Transforming Suriname’s pineapple industry

The content originally appeared on: Caribbean News Service

Since 2018, the UN has been working with indigenous & rural communities in Suriname to enhance the country’s pineapple sector at the request of the Government.

Suriname is a small island developing state on the Northeast Coast of South America, with 95% of its land covered by forest. Most of its population is concentrated in the coastal areas, with the interior regions still underdeveloped and suffering from poverty and unemployment.

The National Policy Development Plan aims to enhance the country’s social and economic resilience identifying agriculture and agribusiness as key development areas, with pineapple being one of the key commodities of the country, especially for the inner regions.

Since 2018, in response to the request of the Government of Suriname, FAO and the United Nations Industrial Development Organization (UNIDO) have supported the pineapple sector under the Agrifood Systems Accelerator (ASTA) Suriname, a joint value chain (VC) development initiative. This included extensive analysis, upgrading design and initial implementation activities, which culminated in the development of the ‘’Sustainable Pineapple Value Chain Development Joint Programme in Suriname’’ – ASTA Suriname project – financially supported by the UN Joint SDG Fund.

Supporting organic pineapple production by indigenous and rural communities across Suriname’s pineapple belt, the project aims to facilitate the country’s transformation from a marginal pineapple producer – characterized by traditional growing practices, little value-addition and no exports – to an established producer and exporter of high quality organic fresh and processed pineapples. Applying an inclusive, sustainable value chain approach, the programme will enable pineapple VC actors, notably indigenous producers, to increase their productivity, competitiveness, and access to markets.

A recent FAO field mission enabled collaborative efforts of United Nations Resident Coordinator Ms Joanna Kazana and the team from FAO and UNIDO implementing the ASTA Suriname project. Ms Kazana was joined by Ms. Margherita Bavagnoli, International Value Chain Finance Expert from the Food Systems and Food Safety Division (ESF) of FAO HQ to supervise the implementation of the project activities primarily in the indigenous village of Redi Doti, in the Para district of Suriname.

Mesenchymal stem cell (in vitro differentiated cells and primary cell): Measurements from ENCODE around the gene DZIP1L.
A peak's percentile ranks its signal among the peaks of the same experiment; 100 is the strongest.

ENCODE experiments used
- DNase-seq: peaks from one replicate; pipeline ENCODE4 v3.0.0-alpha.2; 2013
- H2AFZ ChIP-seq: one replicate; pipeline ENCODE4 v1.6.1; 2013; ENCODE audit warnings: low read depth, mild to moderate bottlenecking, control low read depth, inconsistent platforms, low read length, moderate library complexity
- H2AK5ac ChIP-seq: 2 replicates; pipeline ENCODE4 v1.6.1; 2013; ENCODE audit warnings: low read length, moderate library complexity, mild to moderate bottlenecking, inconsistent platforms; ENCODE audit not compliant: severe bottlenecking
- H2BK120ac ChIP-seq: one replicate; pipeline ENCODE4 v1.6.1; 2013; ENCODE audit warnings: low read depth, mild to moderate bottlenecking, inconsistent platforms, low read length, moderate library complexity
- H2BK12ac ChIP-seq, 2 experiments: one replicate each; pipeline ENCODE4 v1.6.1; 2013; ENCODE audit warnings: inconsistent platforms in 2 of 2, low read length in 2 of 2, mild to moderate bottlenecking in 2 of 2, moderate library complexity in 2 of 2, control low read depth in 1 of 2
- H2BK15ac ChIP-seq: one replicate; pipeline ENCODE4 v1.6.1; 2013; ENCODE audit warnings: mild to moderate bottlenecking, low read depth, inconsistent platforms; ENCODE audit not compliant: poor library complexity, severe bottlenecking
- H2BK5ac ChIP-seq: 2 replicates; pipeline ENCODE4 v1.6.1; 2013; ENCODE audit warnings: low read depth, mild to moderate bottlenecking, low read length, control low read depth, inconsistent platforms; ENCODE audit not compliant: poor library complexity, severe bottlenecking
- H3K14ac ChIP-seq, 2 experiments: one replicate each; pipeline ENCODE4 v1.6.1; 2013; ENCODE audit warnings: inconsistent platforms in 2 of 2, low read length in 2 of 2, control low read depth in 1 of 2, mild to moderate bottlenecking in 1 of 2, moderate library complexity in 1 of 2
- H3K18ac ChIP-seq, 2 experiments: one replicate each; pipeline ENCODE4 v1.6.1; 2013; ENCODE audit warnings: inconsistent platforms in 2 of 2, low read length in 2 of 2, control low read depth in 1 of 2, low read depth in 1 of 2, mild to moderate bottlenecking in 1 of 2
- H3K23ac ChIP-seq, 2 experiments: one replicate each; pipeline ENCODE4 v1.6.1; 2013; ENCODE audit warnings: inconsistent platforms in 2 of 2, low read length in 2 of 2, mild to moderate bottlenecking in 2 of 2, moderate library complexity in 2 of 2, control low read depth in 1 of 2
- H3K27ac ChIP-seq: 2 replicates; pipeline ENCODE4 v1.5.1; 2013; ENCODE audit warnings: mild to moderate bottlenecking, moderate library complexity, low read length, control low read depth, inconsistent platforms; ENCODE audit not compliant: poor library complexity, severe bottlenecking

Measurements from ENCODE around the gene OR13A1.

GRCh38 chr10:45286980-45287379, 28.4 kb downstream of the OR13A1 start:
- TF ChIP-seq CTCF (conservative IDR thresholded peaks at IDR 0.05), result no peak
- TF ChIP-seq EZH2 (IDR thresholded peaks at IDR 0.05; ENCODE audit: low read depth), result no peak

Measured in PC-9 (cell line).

FAO’s national agronomist, Ms. Hemwatie Goeptar, facilitated the visit showcasing the benefits of Surinamese pineapple varieties improvement, incorporating mechanical land preparation, staggered planting, and artificial flower induction for year-round production. The visit targeted the plot of Mr. Renaldo Mandé, an indigenous farmer supported by the FAO-UNIDO project to implement organic pineapple production practices in his farm and the whole indigenous community of Redi Doti, in central Suriname.

The project introduced climate-resilient agronomic practices that sustainably increase productivity and quality. Hands-on farmer training and an on-ground trial plot demonstrated effective techniques like soil enhancement, optimal input use, and planting pineapple in beds. This advances transitions for responsible consumption and production (SDG 12). The ASTA Suriname project trainings on good agricultural practices and organic production empowered 120 marginalized indigenous women and youth to effectively participate in and benefit from the evolving pineapple value chain.

The processing facility of the Women Cooperative Redi Doti and Pierre Kondre, Asajaka Weno Verwerking U.A., located in the indigenous village Pierre Kondre, was also a pivotal stop during this field mission. Engaging with the women cooperative’s chair, Ms. Claudia Maatsen, the team learned about the cooperative’s operations, which involve purchasing fresh fruits from women farmers in the community and processing them into fresh and natural juice, pulp, and frozen cuts of pineapples.

The emphasis on sustainable agricultural practices and engagement with indigenous communities underscores the mission’s commitment to significantly contribute to the realization of SDG goals, fostering a more resilient and equitable agrifood system.

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